With that being said, I will give you two exercises to get started:
Shounen art is usually sharper and more defined than shoujo art. Obviously, there will be more action sequences with many dynamic angles and poses. Shounen tends to use more darker colors such as black and dark blue.
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I used to hate guidelines when I first started, and it took me awhile to warm up to them — but trust me, guidelines help. They help you quickly put down a pose and compare the body shapes and sizes. Artists who use guidelines are less likely make anatomy errors. Every professional — and I do mean every professional — always starts with a skeleton before they draw their character. If you haven’t been using guidelines yet, I advise that you do.
Sometimes it’s easy to get discouraged when you see other artists who are better than you — especially the younger artists. But trust me: everyone had to start somewhere. Try to use them as inspiration instead of getting yourself down.
Friends and family will always say your artwork is perfect, and I’m here to tell you they are lying. Sometimes, artists end up feeding into too much positive feedback and they get too content with their artwork and they stop improving. Always seek out people that will give you an honest feedback instead of “oh, that’s cute” or “that’s really nice.”
This is probably one of the harder ones. Artists say they are OK with criticism, but what they mean is they are OK with having it go through one ear and out the other. Every critique is valid even if phrased in an impolite way, because it means something was off about your art that made someone have to point it out. Don’t just say, “It’s my style.” Your style may just be wrong. You don’t have to take every piece of criticism, but you need to listen.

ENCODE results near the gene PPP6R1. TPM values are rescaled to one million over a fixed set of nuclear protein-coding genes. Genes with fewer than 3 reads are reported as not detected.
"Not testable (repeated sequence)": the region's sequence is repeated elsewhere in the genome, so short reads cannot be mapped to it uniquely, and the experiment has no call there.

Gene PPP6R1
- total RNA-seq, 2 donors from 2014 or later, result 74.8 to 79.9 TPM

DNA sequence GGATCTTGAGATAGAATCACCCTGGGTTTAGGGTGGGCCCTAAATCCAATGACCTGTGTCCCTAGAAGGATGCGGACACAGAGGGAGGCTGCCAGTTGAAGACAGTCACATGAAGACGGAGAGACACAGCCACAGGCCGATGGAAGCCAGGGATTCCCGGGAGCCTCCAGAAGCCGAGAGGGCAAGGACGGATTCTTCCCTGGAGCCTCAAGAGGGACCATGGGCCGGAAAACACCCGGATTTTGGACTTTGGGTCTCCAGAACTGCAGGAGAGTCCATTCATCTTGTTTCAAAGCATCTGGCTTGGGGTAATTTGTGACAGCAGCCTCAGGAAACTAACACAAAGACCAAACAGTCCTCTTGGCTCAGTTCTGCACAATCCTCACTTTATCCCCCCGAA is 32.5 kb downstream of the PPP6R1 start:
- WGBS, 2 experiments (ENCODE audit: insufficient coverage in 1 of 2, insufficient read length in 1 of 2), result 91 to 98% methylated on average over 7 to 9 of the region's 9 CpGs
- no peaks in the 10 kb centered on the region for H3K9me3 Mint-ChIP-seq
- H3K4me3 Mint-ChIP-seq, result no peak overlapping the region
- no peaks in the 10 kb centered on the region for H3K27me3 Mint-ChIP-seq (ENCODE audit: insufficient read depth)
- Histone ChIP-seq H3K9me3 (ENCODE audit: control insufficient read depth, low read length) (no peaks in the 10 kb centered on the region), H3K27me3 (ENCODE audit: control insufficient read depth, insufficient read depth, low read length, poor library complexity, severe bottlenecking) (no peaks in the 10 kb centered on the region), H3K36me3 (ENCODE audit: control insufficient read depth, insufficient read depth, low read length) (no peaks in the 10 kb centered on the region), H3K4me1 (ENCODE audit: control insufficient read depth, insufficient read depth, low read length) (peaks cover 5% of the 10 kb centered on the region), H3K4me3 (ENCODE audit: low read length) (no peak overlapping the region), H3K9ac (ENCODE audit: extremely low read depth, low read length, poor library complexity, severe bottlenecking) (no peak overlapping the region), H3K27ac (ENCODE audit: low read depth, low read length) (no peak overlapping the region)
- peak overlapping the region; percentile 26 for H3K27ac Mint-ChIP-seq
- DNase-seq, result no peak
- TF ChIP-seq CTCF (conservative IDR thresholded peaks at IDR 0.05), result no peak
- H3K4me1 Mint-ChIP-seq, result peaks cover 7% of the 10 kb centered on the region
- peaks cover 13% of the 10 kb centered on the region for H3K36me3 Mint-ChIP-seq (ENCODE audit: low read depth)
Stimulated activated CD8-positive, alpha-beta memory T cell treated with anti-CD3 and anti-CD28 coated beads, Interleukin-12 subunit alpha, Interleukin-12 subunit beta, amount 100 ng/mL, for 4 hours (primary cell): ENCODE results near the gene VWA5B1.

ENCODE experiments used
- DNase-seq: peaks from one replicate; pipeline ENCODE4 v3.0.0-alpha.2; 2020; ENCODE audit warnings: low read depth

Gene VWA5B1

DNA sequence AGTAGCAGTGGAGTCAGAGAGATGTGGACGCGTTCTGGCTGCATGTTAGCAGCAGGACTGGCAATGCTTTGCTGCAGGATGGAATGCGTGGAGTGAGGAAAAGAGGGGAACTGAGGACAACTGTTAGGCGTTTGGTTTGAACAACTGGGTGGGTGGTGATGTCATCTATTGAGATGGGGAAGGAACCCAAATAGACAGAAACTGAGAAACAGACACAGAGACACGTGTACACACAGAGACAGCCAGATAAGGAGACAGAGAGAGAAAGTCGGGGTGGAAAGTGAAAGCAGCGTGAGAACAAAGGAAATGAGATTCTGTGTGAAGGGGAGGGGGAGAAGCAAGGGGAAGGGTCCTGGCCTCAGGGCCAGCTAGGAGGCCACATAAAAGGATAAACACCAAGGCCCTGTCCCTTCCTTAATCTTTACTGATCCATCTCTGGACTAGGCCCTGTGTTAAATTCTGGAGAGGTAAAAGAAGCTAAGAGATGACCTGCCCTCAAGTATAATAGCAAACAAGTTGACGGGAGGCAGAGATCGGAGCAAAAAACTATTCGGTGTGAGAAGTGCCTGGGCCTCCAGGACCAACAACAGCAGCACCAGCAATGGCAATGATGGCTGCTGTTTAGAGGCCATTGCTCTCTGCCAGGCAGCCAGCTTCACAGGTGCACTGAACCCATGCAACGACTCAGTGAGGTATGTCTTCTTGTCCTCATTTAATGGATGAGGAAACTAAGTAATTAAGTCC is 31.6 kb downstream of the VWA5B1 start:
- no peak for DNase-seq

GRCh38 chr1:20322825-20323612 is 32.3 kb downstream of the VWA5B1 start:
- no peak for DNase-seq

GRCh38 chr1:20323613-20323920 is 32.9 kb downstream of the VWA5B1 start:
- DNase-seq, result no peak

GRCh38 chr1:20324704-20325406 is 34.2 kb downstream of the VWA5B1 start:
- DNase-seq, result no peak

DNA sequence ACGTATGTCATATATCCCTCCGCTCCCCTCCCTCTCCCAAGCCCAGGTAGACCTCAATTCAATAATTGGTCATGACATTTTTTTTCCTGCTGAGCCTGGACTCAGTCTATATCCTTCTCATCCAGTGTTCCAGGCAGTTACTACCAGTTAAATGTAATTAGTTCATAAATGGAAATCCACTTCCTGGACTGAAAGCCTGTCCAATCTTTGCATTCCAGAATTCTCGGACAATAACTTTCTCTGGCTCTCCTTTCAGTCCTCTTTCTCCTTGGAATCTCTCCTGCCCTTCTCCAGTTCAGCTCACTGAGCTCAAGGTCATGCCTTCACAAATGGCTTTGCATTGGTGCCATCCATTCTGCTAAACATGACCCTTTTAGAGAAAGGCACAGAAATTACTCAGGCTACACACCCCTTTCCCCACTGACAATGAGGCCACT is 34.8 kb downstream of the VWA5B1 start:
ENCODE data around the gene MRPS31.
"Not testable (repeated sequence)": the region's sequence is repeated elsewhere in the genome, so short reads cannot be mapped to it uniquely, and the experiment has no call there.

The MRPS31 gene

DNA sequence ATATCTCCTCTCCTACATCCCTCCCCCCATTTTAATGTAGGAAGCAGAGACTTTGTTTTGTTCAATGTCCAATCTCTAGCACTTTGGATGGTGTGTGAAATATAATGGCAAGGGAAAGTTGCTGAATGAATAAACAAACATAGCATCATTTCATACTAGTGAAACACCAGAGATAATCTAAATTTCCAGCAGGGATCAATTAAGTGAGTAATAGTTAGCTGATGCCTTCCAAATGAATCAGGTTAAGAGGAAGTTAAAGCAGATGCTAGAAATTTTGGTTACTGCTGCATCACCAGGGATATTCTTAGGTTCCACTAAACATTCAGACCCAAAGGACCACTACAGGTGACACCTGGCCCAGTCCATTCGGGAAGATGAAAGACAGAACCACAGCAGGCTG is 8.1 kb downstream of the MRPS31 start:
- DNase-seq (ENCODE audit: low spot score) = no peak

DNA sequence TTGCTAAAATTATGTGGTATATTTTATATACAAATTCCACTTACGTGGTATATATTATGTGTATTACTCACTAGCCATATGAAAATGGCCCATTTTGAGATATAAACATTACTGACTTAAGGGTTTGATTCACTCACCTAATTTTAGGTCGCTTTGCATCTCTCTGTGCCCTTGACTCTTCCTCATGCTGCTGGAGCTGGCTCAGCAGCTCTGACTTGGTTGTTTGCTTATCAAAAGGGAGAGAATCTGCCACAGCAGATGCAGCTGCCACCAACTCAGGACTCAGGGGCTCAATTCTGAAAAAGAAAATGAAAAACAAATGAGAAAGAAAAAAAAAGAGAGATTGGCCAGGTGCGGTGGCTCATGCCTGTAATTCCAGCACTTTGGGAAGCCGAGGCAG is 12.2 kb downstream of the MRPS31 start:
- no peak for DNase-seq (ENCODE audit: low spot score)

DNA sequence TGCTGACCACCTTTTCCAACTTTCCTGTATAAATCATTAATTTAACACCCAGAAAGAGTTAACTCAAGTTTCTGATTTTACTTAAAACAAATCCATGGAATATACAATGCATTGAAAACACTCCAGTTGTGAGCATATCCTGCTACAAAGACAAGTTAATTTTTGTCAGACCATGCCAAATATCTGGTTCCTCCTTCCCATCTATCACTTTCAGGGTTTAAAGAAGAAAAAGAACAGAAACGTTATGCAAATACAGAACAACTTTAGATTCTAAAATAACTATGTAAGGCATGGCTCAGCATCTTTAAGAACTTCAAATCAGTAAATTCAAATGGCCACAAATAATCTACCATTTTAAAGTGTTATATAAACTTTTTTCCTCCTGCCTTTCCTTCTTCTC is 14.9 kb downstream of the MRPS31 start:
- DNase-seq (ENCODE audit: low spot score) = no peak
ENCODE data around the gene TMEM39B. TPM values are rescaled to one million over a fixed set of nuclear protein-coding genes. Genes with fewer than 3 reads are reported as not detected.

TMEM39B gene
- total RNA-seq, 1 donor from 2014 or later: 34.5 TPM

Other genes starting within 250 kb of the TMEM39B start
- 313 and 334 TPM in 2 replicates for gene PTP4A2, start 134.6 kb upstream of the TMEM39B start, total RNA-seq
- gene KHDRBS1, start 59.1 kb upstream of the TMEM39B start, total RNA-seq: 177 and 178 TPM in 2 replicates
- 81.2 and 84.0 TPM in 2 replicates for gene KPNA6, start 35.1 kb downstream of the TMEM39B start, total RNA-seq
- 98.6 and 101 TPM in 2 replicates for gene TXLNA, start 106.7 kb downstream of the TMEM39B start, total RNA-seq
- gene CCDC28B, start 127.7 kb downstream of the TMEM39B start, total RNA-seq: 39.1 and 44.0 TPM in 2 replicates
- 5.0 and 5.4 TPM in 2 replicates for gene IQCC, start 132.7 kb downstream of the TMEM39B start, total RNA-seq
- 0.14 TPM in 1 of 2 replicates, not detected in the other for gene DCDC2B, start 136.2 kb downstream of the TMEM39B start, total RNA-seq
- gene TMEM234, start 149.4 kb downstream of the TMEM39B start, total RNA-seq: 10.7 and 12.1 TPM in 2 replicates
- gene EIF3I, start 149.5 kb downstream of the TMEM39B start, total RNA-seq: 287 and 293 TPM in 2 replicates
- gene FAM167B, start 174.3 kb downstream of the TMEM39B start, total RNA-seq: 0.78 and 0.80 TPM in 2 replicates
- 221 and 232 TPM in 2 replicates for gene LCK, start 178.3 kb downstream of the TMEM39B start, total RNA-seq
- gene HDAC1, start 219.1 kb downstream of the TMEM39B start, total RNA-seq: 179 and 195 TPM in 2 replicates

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I think it’s worth noting that sometimes shows can parody the art styles of other genres – like this scene from Kore wa zombie desu ka? with a stereotypical shoujo scene.
Obviously, the manga is very much artist-dependent, but I hope this gives a rough outline.
Within genres, styles can change also. 4koma manga consists of 4 panels and is usually comedy-oriented. Because of the lack of space, usually the artists prefer to use simpler-designed characters. This is similar to many comedy-based shows that concentrate on the jokes rather than detailed, deep characters.
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Any “How to Draw Manga” tutorial that says you don’t need to know actual anatomy to draw proper anime is lying and you should burn it immediately. For any stylized art, you need to know how the real body is put together before you start exaggerating. This is a fine line between making something look stylized and something that looks like you don’t know what you’re doing.
Seinen manga is a similar contrast from shounen, being more realistically proportioned. As seinen caters for the older males, a lot of seinen targeted material is ecchi or H, so this can vary quite a bit.
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I know that every anime (and manga) has a different drawing style depending on who drew it.